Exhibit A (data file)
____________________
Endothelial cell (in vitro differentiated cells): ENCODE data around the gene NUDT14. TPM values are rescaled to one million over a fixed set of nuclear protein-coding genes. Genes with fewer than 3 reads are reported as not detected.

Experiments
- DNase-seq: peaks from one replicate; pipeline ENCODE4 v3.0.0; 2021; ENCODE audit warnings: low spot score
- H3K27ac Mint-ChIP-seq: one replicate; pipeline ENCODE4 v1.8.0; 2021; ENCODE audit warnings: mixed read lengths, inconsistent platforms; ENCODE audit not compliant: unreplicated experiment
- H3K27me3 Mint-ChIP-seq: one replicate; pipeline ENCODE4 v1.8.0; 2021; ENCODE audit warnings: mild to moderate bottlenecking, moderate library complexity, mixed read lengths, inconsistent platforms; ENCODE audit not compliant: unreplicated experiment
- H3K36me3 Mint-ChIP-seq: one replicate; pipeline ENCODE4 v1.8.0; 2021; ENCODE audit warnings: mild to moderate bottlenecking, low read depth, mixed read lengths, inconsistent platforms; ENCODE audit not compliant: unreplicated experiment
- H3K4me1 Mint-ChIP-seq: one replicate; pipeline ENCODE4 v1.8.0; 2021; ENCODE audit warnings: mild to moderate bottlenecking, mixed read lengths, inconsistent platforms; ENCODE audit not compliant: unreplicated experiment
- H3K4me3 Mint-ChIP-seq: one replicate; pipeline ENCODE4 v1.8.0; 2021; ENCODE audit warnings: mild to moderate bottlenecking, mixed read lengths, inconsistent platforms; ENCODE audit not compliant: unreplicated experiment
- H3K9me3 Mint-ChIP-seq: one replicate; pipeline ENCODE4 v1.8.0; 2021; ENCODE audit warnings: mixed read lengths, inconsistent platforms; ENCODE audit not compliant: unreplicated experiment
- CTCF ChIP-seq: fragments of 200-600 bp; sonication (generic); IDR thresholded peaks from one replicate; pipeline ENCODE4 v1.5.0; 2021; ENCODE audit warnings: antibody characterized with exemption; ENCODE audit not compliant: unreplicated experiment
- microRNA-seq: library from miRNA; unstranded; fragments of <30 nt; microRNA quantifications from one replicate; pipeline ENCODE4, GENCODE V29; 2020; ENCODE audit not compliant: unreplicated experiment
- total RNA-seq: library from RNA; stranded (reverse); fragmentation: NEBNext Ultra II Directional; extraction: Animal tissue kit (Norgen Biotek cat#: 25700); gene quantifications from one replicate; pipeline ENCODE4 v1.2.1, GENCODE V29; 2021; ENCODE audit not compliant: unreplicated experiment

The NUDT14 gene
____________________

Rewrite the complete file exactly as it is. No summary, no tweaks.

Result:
Endothelial cell (in vitro differentiated cells): ENCODE data around the gene NUDT14. TPM values are rescaled to one million over a fixed set of nuclear protein-coding genes. Genes with fewer than 3 reads are reported as not detected.

Experiments
- DNase-seq: peaks from one replicate; pipeline ENCODE4 v3.0.0; 2021; ENCODE audit warnings: low spot score
- H3K27ac Mint-ChIP-seq: one replicate; pipeline ENCODE4 v1.8.0; 2021; ENCODE audit warnings: mixed read lengths, inconsistent platforms; ENCODE audit not compliant: unreplicated experiment
- H3K27me3 Mint-ChIP-seq: one replicate; pipeline ENCODE4 v1.8.0; 2021; ENCODE audit warnings: mild to moderate bottlenecking, moderate library complexity, mixed read lengths, inconsistent platforms; ENCODE audit not compliant: unreplicated experiment
- H3K36me3 Mint-ChIP-seq: one replicate; pipeline ENCODE4 v1.8.0; 2021; ENCODE audit warnings: mild to moderate bottlenecking, low read depth, mixed read lengths, inconsistent platforms; ENCODE audit not compliant: unreplicated experiment
- H3K4me1 Mint-ChIP-seq: one replicate; pipeline ENCODE4 v1.8.0; 2021; ENCODE audit warnings: mild to moderate bottlenecking, mixed read lengths, inconsistent platforms; ENCODE audit not compliant: unreplicated experiment
- H3K4me3 Mint-ChIP-seq: one replicate; pipeline ENCODE4 v1.8.0; 2021; ENCODE audit warnings: mild to moderate bottlenecking, mixed read lengths, inconsistent platforms; ENCODE audit not compliant: unreplicated experiment
- H3K9me3 Mint-ChIP-seq: one replicate; pipeline ENCODE4 v1.8.0; 2021; ENCODE audit warnings: mixed read lengths, inconsistent platforms; ENCODE audit not compliant: unreplicated experiment
- CTCF ChIP-seq: fragments of 200-600 bp; sonication (generic); IDR thresholded peaks from one replicate; pipeline ENCODE4 v1.5.0; 2021; ENCODE audit warnings: antibody characterized with exemption; ENCODE audit not compliant: unreplicated experiment
- microRNA-seq: library from miRNA; unstranded; fragments of <30 nt; microRNA quantifications from one replicate; pipeline ENCODE4, GENCODE V29; 2020; ENCODE audit not compliant: unreplicated experiment
- total RNA-seq: library from RNA; stranded (reverse); fragmentation: NEBNext Ultra II Directional; extraction: Animal tissue kit (Norgen Biotek cat#: 25700); gene quantifications from one replicate; pipeline ENCODE4 v1.2.1, GENCODE V29; 2021; ENCODE audit not compliant: unreplicated experiment

The NUDT14 gene